- FTSE 100 closes 3.80 points lower
- Wall Street posts strong gains
- US sees slowest rate of growth in over a year
5.00pm: Afternoon recovery time
The FTSE 100 ended modestly lower on Thursday, recouping earlier bigger losses in the afternoon as Wall Street made positive progress after some weak data thanks to strong earnings reports.
At the close, the UK blue-chip index was 3.80 points, or 0.1% lower at 7,249.47, just below the day’s peak of 7,257.85 and well above the session low of 7,219.71.
On Wall Street around London’s close, the Dow Jones Industrials Average was ahead 180 points, or 0.5% at 35,670, with the broader S&P 500 index 0.9% higher and the tech-laden Nasdaq Composite up 1.2%.
Joshua Mahony, senior market analyst at IG, a global leader in online trading commented: “US markets are outperforming their European counterparts, with a weaker Q3 GDP reading helping to allay fears over a swift tightening phase from the Fed. While it is questionable whether today’s GDP reading will be enough to halt the expected commencement of tapering next week, it does build on the weak payrolls figure to bring a greater degree of doubt.”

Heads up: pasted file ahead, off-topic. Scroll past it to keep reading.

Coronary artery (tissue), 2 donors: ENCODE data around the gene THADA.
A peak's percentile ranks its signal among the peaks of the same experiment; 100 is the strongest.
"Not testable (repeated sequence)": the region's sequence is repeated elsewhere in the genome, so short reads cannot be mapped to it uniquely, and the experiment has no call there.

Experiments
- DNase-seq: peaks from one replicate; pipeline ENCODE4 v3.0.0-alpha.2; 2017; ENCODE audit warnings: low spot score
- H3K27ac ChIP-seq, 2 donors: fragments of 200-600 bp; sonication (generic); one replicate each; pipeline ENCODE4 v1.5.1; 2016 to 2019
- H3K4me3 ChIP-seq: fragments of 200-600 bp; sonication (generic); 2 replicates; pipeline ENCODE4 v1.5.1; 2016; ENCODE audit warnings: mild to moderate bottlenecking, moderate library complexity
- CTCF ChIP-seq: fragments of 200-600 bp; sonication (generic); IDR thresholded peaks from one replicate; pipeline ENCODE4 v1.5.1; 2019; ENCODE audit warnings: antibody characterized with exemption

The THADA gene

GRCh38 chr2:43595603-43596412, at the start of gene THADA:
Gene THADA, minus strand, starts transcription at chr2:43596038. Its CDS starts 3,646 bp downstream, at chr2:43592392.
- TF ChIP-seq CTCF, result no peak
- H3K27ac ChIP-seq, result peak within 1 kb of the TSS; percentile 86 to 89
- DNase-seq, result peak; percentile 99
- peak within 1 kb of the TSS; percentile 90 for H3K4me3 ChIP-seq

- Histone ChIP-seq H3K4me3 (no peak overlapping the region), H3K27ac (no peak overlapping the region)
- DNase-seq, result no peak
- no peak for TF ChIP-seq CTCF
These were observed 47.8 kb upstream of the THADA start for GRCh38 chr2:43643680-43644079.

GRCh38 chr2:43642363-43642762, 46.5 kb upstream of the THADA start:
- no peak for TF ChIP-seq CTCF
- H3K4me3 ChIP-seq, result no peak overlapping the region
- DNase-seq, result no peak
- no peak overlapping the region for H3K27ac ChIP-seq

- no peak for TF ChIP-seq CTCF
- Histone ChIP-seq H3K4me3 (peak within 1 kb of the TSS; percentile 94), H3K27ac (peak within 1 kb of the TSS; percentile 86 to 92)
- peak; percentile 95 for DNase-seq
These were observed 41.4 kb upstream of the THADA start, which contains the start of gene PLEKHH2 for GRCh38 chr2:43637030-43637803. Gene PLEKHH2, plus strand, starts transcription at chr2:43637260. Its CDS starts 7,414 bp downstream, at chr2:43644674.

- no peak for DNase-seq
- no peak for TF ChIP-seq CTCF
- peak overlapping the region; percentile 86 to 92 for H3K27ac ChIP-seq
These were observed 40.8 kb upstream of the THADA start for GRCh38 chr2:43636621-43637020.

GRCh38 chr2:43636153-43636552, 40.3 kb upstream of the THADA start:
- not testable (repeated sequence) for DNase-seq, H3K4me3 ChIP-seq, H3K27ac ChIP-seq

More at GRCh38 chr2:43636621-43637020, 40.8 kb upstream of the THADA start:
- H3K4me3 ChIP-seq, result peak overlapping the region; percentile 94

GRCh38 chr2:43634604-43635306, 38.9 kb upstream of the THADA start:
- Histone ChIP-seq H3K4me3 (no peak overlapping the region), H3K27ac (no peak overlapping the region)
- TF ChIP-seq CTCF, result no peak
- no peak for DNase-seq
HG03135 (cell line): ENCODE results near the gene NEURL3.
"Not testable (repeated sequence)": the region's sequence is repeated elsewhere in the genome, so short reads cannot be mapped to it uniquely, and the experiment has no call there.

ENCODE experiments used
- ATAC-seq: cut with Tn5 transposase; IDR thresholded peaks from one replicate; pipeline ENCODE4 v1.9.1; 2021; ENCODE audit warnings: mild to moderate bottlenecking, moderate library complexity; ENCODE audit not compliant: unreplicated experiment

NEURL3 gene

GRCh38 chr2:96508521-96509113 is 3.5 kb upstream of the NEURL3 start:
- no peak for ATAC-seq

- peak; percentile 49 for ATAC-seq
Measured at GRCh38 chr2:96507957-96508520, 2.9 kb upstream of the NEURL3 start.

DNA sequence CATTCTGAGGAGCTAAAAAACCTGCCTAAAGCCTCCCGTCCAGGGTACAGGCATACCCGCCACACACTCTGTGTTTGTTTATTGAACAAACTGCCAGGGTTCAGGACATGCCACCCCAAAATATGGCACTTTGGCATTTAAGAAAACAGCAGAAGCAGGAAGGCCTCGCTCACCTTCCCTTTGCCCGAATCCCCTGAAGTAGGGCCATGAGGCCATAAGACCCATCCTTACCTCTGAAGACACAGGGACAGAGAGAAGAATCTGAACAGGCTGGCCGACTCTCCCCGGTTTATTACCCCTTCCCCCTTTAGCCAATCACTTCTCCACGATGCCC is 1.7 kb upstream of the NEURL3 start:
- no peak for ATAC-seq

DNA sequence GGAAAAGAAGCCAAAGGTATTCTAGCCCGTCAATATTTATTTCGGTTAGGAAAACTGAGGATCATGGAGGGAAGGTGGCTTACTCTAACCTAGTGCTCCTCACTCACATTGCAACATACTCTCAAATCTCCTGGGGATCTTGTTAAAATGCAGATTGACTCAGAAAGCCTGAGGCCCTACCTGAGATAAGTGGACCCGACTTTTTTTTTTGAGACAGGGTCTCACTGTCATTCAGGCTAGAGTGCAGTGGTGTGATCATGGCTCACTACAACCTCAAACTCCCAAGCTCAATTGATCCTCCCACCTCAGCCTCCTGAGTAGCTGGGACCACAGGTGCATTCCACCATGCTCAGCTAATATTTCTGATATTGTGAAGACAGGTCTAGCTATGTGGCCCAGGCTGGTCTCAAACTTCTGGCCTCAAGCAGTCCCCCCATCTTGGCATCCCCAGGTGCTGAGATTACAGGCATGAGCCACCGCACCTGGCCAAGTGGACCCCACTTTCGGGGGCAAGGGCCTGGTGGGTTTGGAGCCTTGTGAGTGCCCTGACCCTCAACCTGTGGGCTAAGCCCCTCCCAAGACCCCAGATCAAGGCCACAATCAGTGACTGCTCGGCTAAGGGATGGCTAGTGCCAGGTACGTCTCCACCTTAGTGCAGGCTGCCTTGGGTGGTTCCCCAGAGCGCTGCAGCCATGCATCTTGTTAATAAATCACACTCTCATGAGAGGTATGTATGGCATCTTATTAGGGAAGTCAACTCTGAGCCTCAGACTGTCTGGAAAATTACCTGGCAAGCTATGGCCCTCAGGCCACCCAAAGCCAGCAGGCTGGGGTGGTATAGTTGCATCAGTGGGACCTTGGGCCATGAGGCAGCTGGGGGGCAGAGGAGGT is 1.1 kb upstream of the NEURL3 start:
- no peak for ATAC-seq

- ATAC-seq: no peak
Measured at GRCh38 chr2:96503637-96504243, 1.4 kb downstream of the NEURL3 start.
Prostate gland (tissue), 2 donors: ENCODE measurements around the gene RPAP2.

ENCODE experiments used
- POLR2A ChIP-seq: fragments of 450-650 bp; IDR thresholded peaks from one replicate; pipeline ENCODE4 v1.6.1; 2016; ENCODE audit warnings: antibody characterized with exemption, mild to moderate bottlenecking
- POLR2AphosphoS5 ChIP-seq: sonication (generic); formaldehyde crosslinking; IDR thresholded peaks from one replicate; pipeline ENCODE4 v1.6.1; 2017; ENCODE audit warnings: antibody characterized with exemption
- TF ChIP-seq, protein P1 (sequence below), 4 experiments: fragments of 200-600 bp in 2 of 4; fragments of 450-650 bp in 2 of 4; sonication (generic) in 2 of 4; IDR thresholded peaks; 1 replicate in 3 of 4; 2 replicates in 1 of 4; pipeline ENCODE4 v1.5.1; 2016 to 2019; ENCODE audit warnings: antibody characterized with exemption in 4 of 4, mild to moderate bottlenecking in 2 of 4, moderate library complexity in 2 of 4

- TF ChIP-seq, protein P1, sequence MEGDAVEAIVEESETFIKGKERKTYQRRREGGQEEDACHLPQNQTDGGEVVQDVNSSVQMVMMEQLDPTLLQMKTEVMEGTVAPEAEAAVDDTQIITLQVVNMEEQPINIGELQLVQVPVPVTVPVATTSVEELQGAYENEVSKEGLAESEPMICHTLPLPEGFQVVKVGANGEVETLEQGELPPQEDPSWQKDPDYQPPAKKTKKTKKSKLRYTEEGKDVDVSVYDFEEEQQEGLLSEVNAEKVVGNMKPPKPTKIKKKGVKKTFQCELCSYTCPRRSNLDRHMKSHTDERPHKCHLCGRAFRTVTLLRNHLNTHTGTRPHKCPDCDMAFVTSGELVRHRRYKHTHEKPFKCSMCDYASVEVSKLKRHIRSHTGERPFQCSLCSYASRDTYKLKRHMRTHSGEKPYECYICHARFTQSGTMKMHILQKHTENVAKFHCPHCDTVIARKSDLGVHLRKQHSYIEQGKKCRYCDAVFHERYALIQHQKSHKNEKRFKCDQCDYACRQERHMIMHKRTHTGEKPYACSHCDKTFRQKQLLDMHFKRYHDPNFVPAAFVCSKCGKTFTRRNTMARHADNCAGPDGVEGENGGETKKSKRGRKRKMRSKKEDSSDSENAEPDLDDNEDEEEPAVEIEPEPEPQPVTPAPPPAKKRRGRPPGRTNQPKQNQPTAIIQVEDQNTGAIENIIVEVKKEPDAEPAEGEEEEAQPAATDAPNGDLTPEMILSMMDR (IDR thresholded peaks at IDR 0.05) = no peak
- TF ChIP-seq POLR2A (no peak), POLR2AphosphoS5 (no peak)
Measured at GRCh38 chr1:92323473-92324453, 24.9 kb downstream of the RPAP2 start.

He noted: “The annualised GDP reading of 2% represents the slowest rate of growth in over a year, with labour market and supply-side constraints clearly stifling the economic recovery. Nonetheless, weakness on the GDP-front has been partially mitigated by the improved jobless claims data, with both initial and continuing claims heading lower over recent weeks. The contraction in continuing claims is particularly impressive, with the 2.2 million figure representing the lowest level since the height of the pandemic.”
Mahoney also noted: “The ECB provided an unsurprisingly cautious approach today, with their decision to keep policy unchanged largely providing a sense of stability for now. With growth and inflation forecasts due in December, it always seemed likely that we would see Lagarde & co leave things unchanged until that meeting. Despite much soul-searching from the ECB, they clearly remain steadfast in their view that this latest bout of above-target inflation will be fleeting in nature.
“Nonetheless, while the ECB continue to reiterate their view that prices will return into target range next year, the rise in two-year treasury yields does highlight growing expectations that the committee will ultimately opt to raise rates sooner than expected. After-all, markets continue to price in a 10 basis point increase to the deposit rate by next October.”